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 (1863) Battle of Gettysburg
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Brian W
Atlanta GA USA
Posts: 1161
Joined: 2004
Gettysburg Relics of the Confederate Dead at Pickett's Charge
6/8/2022 7:45:26 PM
I subscribe to this channel. Love his videos. He was in Europe last month and is back now. This episode came out today if you're interested.

The History Underground (Gettysburg Museum of History)

Gettysburg Relics of the Confederate Dead at Pickett's Charge episode
https://www.youtube.com/watch?v=ucnfDYy-_s0&ab_channel=TheHistoryUnderground
[Read More]
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"Take it easy. But take it" - Tom Morello's mom.
Michigan Dave
Muskegon MI USA
Posts: 6913
Joined: 2006
Gettysburg Relics of the Confederate Dead at Pickett's Charge
6/8/2022 9:38:42 PM
Hi Brian,

Fascinating story, the Pepper relative from Mississippi finding his relitives remains, post Pickets Charge!? Great story, I've seen several.excellant CW videos by that guy from History Underground, he's a lover of history, for sure!

Thanks for sharing!
MD
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"The brave men, living and dead, who struggled here, have consecrated it, far above our poor power to add or detract."
Larry Purtell
Little Meadows PA USA
Posts: 1438
Joined: 2004
Gettysburg Relics of the Confederate Dead at Pickett's Charge
6/9/2022 7:54:18 AM
Quote:
I subscribe to this channel. Love his videos. He was in Europe last month and is back now. Came out today if you're interested.

The History Underground (Gettysburg Museum of History)

Gettysburg Relics of the Confederate Dead at Pickett's Charge episode
https://www.youtube.com/watch?v=ucnfDYy-_s0&ab_channel=TheHistoryUnderground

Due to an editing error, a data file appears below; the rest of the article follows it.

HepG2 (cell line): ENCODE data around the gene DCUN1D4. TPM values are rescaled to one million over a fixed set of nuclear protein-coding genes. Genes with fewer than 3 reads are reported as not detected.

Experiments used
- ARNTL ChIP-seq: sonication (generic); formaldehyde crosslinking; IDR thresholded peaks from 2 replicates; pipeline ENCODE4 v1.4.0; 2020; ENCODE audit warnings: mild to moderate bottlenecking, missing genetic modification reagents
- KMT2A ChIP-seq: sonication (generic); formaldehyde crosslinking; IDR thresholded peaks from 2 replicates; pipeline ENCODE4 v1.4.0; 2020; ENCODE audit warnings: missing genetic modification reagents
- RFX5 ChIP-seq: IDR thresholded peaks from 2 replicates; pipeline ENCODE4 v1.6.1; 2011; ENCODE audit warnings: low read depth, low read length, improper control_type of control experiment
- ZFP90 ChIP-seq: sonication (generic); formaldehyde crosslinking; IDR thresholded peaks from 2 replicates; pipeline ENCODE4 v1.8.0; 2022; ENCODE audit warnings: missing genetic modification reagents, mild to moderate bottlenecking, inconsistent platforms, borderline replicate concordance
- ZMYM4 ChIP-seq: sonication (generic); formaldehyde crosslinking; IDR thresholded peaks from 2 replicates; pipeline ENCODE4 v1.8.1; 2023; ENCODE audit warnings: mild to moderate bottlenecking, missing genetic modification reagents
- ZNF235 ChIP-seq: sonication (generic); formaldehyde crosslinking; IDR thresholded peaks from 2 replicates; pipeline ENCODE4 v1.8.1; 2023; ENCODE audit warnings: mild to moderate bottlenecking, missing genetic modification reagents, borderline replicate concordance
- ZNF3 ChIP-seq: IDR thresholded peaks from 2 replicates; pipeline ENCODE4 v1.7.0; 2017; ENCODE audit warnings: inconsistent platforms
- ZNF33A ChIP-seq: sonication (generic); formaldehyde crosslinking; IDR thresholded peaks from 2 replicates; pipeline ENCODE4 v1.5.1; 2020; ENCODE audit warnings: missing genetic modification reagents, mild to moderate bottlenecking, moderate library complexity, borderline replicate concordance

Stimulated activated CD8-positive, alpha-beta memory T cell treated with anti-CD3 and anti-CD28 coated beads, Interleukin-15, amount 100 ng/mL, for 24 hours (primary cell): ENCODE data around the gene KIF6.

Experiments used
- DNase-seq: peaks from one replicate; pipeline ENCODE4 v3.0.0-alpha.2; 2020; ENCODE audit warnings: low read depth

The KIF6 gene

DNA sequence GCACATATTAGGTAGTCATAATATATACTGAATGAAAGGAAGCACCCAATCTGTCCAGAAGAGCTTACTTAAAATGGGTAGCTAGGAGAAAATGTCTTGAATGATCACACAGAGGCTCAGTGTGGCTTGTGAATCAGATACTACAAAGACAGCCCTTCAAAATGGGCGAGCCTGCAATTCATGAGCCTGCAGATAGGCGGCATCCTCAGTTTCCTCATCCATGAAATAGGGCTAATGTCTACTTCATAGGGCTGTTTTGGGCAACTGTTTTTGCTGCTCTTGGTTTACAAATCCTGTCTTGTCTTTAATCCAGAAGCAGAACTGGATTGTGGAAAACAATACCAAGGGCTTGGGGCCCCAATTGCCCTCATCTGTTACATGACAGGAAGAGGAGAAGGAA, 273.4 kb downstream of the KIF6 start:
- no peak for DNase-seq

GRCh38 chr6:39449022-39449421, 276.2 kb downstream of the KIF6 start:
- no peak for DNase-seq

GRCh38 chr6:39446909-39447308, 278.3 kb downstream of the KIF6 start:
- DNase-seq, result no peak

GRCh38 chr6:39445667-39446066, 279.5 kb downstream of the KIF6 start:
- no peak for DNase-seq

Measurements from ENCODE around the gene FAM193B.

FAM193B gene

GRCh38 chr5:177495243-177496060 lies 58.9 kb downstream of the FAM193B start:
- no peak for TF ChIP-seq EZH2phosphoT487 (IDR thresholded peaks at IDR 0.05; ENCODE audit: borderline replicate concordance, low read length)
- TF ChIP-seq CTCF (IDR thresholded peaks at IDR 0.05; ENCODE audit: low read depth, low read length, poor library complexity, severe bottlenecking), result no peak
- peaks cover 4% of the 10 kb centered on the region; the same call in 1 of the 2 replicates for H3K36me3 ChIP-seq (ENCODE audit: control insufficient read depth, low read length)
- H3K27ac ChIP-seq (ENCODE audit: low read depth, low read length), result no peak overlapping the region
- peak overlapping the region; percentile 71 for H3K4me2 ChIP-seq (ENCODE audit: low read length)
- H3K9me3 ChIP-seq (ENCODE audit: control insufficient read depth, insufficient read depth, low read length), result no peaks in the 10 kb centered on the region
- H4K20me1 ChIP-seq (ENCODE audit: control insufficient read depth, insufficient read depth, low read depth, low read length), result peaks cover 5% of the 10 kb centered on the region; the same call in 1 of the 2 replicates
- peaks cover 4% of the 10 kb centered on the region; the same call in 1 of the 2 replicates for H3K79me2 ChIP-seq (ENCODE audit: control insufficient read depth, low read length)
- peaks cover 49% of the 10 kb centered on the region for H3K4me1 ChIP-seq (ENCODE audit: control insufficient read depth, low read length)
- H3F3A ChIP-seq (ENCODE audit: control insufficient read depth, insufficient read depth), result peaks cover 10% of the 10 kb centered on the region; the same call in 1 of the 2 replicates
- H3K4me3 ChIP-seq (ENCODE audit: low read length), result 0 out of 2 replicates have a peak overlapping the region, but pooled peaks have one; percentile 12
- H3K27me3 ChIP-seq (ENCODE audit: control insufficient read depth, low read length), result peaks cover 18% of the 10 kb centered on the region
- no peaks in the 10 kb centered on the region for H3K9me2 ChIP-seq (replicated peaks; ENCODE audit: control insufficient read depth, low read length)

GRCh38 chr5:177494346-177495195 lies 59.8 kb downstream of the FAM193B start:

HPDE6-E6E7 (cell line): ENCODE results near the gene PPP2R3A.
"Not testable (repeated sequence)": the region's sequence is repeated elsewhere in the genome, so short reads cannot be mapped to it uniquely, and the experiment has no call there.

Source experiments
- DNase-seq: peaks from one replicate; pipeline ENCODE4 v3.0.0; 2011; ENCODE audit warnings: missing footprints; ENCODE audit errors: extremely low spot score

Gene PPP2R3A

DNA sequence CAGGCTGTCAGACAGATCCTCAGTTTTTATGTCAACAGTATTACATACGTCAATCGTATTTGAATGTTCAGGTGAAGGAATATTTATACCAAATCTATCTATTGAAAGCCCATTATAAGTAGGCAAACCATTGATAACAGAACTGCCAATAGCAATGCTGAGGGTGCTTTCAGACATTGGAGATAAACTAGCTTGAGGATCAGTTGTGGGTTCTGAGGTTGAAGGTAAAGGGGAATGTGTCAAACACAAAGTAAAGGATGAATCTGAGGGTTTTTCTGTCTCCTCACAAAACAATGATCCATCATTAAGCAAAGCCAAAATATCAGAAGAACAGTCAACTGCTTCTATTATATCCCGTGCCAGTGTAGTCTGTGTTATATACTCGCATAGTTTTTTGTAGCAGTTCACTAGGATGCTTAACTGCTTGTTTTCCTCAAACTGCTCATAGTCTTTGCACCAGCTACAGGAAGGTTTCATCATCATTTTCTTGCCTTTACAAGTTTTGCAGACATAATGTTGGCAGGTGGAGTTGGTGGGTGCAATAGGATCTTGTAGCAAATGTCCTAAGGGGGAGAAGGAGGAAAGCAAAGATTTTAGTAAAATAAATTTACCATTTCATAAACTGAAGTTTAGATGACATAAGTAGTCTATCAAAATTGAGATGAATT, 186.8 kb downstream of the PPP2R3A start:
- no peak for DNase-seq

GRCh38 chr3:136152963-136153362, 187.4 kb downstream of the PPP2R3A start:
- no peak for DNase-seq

[Read More]


Brian, Thank you so much for sharing this great story. What a fascinating part of the battle and post war years.

Larry
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"My goal is to live forever. So far, so good.
Phil Andrade
London  UK
Posts: 5452
Joined: 2004
Gettysburg Relics of the Confederate Dead at Pickett's Charge
6/9/2022 7:54:39 AM
A captivating story, Brian : many thanks.

It surprises me that those Mississippians were left undiscovered for nearly a quarter of a century after the battle.

Dr Samuel Weaver, and his son, Rufus, undertook an enormous task in the early 1870s, in identifying southern burial plots and exhuming the dead, and organising the transport of the remains to destinations in the South, principally to Hollywood Cemetery in Richmond . Roughly the same number of confederate dead were exhumed and removed in this endeavour as the number of Union dead that had been interred at the National Cemetery at Gettysburg.

That seven dead of the 11th Mississippi were overlooked is hard to understand, especially given their position near another of those Confederate “High Water Marks”, where the confederates got right up to the Union lines near the Bryan Farm.

Perhaps easier to account for, when we discover that Weaver was never paid the money he was promised for doing this grisly work : indeed, he was taking legal action to recover the debt, with interest, in 1887…….. the very time that those Mississippians were discovered.

There are probably hundreds more of Lee’s soldiers remaining unrecovered on that battlefield.

Editing : That memorial marker for the 11th Miss states that the regiment lost 110 killed or died from wounds. The rule of thumb was that three were killed on the field for every two who died from wounds, so by that criterion we might allow for sixty to seventy killed and forty to fifty died from wounds. If that is the case for this regiment, then the seven skeletons that were discovered represented about one tenth of the regiment's entire loss in killed outright, interred right in front of the Union lines, in a prominent position, which makes it all the more remarkable that they lay there undiscovered for an entire generation. That phrase " killed outright" is, I suppose, a misnomer. Being shot through the hips must have entailed an excruciating death, and it's all the more harrowing that it was witnessed by his brother, who - himself a prisoner of war - buried him.. Maybe the poor fellow was one of the forty or fifty who died from wounds.

Regards, Phil
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